Obviously, two heads are better than one as the old saying goes. By joining forces even for a short time, brewers are able to benefit from the experience, knowhow and imagination of the other. This comes out in some interesting ways – unique beer types are born all the time. Each of these collaborations also helps to spread both breweries’ reputations with a market segment that might be unfamiliar with their offerings.
Indy marketing has long relied on getting your audience involved. That holds true with pretty much any independent endeavor, whether it’s craft brewing, web comics or independent authors self-publishing their works. By involving your fans, you are able to achieve a number of goals:
- You make the fans feel as though they are part of the process – you’re giving them a chance to make an impact.
- You make the fans feel as though they have a stake in the finished product.
- You help spread the word via each fan. They tell their friends and family and then those people do the same. Word of mouth marketing is still one of the most effective tools out there.
- You leave a lasting imprint in your customers’ minds.
- You provide something fun and enjoyable for your fans/customers to do other than consuming your products.
- These are only a handful of the benefits found when you are able to bring your customers into the production process in any way. How are breweries doing that, though?
One of the most common options is a “name the beer” contest. Fans are able to vote (usually through social media outlets like Facebook) on the name that they like best for a new brew. In some instances, the brewery also lets fans suggest their own names and then chooses the most popular to grace the bottle’s label.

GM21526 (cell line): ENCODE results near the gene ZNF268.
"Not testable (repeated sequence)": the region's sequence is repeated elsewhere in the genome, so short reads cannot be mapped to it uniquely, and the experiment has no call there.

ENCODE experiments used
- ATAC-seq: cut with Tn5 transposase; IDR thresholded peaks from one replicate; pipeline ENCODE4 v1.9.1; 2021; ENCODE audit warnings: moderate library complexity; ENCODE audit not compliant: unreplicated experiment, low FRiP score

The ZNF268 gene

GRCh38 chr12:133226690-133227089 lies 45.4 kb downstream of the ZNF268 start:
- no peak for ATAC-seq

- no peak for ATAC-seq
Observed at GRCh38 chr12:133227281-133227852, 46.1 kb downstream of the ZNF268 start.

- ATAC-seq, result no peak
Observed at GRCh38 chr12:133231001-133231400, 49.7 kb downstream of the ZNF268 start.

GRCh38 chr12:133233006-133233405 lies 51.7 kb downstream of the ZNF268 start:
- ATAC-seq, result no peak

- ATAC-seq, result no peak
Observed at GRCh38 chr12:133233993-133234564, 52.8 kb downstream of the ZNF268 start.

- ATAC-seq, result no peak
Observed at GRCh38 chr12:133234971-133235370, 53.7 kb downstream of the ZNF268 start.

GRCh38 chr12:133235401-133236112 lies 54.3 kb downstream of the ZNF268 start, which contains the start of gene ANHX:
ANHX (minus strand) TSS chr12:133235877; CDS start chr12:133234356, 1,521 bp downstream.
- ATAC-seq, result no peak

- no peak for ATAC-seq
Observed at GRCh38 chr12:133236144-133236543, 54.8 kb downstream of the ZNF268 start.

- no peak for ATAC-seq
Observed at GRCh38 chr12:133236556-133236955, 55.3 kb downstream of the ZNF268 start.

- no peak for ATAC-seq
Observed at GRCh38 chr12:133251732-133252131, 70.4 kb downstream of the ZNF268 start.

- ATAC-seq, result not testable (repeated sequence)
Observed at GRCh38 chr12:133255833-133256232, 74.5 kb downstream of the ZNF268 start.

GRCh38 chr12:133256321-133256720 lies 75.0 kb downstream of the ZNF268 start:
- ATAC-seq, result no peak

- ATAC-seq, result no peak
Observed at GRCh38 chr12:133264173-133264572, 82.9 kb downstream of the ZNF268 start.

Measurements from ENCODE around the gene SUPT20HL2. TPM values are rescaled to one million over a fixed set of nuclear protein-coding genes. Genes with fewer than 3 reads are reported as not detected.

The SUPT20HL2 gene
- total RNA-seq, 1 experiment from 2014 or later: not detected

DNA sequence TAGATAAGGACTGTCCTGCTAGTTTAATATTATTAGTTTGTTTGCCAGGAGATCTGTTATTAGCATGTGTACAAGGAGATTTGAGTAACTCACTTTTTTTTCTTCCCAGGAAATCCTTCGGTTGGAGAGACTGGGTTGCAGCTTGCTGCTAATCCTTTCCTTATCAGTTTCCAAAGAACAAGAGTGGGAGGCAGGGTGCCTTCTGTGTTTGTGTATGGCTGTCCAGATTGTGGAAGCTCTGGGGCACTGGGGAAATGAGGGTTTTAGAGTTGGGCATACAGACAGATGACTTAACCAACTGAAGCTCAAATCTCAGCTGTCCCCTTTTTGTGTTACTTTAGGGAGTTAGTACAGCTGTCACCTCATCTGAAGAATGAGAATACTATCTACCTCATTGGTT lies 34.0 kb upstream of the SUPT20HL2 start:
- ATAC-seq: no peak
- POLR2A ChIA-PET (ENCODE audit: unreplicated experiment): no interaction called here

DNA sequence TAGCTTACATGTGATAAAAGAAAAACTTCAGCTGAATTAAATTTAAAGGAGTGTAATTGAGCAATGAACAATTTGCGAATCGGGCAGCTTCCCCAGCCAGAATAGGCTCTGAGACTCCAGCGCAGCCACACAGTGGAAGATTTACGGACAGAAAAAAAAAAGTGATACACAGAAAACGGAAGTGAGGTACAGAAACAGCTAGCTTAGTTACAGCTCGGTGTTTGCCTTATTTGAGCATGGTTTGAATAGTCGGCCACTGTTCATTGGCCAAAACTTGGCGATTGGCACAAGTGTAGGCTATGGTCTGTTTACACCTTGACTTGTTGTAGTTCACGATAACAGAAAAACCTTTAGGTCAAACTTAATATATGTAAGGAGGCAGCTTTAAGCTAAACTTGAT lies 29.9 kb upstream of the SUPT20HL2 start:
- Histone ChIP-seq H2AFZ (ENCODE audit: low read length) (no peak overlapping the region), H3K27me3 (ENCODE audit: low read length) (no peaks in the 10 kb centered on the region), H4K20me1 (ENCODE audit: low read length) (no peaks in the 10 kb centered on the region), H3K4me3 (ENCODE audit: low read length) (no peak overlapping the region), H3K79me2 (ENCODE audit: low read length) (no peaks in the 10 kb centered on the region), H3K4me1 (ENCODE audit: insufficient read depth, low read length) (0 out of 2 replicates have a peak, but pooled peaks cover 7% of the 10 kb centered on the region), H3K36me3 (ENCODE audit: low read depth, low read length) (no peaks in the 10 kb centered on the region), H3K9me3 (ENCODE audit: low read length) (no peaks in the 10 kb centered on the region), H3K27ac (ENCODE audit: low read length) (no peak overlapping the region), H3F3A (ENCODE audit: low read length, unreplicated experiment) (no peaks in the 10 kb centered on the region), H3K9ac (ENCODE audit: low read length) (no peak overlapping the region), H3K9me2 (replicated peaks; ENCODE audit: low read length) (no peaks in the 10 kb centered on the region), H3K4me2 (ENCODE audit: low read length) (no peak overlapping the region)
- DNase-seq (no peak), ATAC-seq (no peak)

Other contests have involved deciding on the next type of beer to be brewed, choosing ingredients and selecting recipes. There are tons of options in this vein, all of which will help a brewery ramp up their marketing and boost customer loyalty.
Why Does Innovation Matter?
So, why has there been so much focus on innovation? There’s plenty of good reasons to be innovative, particularly in the world of craft beer. The sheer growth of the industry has made it essential that breweries find a way to stand out from the crowd. While brewing super-strong beer or using unique packaging options can help do that, there are many other was to achieve better recognition with consumers.
Another reason that innovation is so important is that it keeps alive the spirit of creativity that has so far been one of the major hallmarks of the craft brew industry in the US. Without creativity comes stagnation and an adherence to “tradition” – something that would turn craft beer into the same thing as what major beer producers put out. That’s never a good thing. Hopefully, the drive to innovate will never leave the craft brewing scene.
Dustin Canestorp is the Founder and General of the Beer Army. Join the ranks of the Beer Army at BeerArmy.com. Take a stand and let the world know your position. If you are going to drink, drink BEER!
- Vancouver sees craft brewing boom (thedrinksbusiness.com)
- Co-op Breweries: Craft beer in the new economy (resilience.org)